The relationship between institutional clashes and state-building and democratization, to me, if you start from the institutional problem point of view, it becomes almost impossible to build states, very difficult to create a community of citizens when they have different commitments, different institutions.

And if governments are to take land left and right without respecting property rights of their communities, then they can't claim to be democratic, even if they carry out elections. It would be just sort of hollow democracy, if you like. Because the majority of the African people are peasants. We should not forget that.

And, lastly is, of course, why the academic community is not dealing with this institutional problems is another interesting question. I think I will stop here. Joel, you didn't even have to point...

Professor: Yes, you did you very great.

Professor Mengisteab: I am stopping here.

Professor Ngugi: Oh, you are?

Professor Mengisteab: Yes.

Professor Ngugi: OK.

[applause]

Professor Mengisteab: Thank you.

Professor Ngugi: So, thank you very much Professor Mengisteab. I think we will have Professor Bill Rodgers give a rebuttal, so to speak, for maybe 15 minutes, and then we will invite questions comments and so forth.

So I don't know whether we were all in the same room, but when Professor Mengisteab was talking, I can summarize, I think, he is talking one sentence: That law and lawyers are the problem. At least that's what I had from where I was sitting.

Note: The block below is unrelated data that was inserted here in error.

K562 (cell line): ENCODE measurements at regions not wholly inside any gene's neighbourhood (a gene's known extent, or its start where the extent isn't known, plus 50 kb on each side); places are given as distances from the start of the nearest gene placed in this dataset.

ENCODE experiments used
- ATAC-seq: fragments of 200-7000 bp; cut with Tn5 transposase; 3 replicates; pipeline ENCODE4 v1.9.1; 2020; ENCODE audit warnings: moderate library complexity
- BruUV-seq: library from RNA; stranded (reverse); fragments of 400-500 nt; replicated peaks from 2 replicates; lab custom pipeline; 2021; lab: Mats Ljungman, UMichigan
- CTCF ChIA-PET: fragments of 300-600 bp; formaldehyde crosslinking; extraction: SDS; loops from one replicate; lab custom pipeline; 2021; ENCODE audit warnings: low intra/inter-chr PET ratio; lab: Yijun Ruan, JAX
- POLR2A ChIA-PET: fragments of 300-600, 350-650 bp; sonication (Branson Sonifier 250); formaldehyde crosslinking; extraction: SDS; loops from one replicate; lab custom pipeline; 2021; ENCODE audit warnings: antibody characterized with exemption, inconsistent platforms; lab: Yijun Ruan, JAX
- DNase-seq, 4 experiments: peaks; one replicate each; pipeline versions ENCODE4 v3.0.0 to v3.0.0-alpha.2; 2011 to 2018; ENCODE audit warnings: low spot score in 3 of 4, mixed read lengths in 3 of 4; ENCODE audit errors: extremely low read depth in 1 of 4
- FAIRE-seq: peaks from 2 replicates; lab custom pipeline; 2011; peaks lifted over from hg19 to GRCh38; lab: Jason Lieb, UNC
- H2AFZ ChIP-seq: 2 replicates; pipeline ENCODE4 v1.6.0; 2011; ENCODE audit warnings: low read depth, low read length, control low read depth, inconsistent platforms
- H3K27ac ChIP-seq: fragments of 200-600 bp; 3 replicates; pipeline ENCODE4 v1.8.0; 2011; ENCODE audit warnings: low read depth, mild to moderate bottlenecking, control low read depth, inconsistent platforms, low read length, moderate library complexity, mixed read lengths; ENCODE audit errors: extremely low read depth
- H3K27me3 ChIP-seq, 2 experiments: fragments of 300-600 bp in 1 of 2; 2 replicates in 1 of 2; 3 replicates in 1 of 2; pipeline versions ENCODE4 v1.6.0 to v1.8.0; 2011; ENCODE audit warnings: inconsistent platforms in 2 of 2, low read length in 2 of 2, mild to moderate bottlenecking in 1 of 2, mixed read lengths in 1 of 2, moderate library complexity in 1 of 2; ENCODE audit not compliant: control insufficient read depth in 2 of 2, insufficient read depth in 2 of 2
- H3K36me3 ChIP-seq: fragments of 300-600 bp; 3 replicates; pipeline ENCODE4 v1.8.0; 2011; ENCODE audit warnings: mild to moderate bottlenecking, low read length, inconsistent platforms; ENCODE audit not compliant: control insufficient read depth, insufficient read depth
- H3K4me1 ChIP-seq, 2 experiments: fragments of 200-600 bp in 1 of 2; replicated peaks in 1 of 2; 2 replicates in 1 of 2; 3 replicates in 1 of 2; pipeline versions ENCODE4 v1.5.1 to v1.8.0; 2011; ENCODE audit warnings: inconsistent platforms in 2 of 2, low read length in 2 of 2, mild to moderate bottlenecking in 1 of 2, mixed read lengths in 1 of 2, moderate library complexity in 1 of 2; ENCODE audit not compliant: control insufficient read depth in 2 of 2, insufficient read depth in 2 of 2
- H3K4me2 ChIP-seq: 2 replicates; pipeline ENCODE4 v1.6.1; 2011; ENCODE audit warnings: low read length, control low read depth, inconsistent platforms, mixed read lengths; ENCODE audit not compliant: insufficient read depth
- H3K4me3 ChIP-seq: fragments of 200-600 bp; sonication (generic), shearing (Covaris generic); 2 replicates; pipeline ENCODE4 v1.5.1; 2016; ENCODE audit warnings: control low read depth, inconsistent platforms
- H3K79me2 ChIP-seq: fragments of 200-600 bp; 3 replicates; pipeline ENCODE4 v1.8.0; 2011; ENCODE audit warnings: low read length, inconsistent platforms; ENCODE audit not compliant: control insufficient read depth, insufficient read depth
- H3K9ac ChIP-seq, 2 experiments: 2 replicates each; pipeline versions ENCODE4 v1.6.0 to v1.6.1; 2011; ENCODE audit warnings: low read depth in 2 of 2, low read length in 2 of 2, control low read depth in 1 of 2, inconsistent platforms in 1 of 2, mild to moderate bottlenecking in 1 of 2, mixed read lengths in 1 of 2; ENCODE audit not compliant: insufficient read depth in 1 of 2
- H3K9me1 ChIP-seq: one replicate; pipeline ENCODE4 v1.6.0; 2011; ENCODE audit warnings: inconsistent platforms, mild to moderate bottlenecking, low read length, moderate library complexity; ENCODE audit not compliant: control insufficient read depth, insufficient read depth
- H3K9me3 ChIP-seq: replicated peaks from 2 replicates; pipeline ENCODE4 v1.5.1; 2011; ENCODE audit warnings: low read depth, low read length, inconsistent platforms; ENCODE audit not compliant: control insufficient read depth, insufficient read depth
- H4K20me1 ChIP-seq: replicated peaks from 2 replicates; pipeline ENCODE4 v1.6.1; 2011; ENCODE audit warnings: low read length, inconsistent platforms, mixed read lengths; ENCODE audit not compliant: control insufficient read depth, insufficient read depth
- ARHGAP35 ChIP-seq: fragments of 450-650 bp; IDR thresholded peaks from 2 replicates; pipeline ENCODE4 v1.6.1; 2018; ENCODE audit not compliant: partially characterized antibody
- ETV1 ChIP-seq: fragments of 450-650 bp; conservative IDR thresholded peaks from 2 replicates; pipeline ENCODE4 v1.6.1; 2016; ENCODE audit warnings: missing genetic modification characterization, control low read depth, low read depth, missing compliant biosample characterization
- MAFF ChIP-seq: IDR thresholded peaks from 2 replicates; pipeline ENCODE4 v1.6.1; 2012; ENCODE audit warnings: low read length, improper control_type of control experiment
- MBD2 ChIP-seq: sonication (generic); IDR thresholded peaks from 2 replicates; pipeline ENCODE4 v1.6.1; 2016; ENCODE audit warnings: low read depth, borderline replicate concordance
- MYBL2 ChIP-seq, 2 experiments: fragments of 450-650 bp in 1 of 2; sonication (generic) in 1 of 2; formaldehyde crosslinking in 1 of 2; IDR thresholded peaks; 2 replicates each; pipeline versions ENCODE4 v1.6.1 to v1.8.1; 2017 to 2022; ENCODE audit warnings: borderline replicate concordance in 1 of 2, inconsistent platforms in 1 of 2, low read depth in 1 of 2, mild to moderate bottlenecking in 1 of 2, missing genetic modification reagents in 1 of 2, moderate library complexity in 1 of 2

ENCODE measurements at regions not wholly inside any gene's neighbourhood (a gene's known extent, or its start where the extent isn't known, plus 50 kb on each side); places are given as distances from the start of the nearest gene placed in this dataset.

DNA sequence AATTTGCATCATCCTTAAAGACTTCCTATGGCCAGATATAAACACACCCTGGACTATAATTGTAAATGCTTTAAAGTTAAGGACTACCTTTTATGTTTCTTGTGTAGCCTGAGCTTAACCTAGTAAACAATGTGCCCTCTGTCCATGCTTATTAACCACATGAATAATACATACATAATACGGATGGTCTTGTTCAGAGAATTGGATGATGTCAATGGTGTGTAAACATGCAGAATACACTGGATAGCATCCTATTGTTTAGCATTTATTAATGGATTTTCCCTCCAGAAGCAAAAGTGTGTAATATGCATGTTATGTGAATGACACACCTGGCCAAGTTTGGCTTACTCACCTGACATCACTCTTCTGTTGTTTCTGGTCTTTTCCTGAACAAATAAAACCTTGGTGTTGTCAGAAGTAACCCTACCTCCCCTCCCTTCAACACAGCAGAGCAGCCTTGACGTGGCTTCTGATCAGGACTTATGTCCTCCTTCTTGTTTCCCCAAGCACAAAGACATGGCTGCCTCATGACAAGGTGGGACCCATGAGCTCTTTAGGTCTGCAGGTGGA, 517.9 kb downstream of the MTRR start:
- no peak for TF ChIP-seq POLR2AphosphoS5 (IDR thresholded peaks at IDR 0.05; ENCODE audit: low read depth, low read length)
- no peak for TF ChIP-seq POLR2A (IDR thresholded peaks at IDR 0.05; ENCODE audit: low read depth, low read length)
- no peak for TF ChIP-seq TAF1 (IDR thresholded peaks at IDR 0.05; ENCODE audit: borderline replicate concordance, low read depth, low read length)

So what better way to continue the symposium then to have a lawyer respond. So we are going to have a commentator, and that's Professor Bill Rodgers, to give a presentation for about maybe 10 to 15 minutes.

Professor Bill Rodgers is a much beloved elder scholar statesmen of this law school. He is currently the Stimson Bullitt Professor of Law here at the law school. He received his Bachelor of Arts degree from Harvard University, and his J.D. from Columbia. He specializes in natural resource law, and is widely recognized as one of the founders of environmental law as a discipline within law.

He has produced quite a number of books and articles, and recently has produced a two-volume treatise entitled "Environmental Law in Indian Country," as well as having co-authored "The Si'Lailo Way: Salmon, Indians and Law on the Columbia River."

Rather than continue boring you with more of his accomplishments, I would rather have the real man come up and respond to Professor Mengisteab's talk. So please join me in welcoming Professor Rodgers.

[applause]

Professor Bill Rodgers: Thank you, Professor. Never been to Africa, but much of what you said is very familiar to me. We been reading in the newspaper in the last few days about the Horn of Africa, and there seemed to been some disagreement with people there that were described as fishermen and pirates.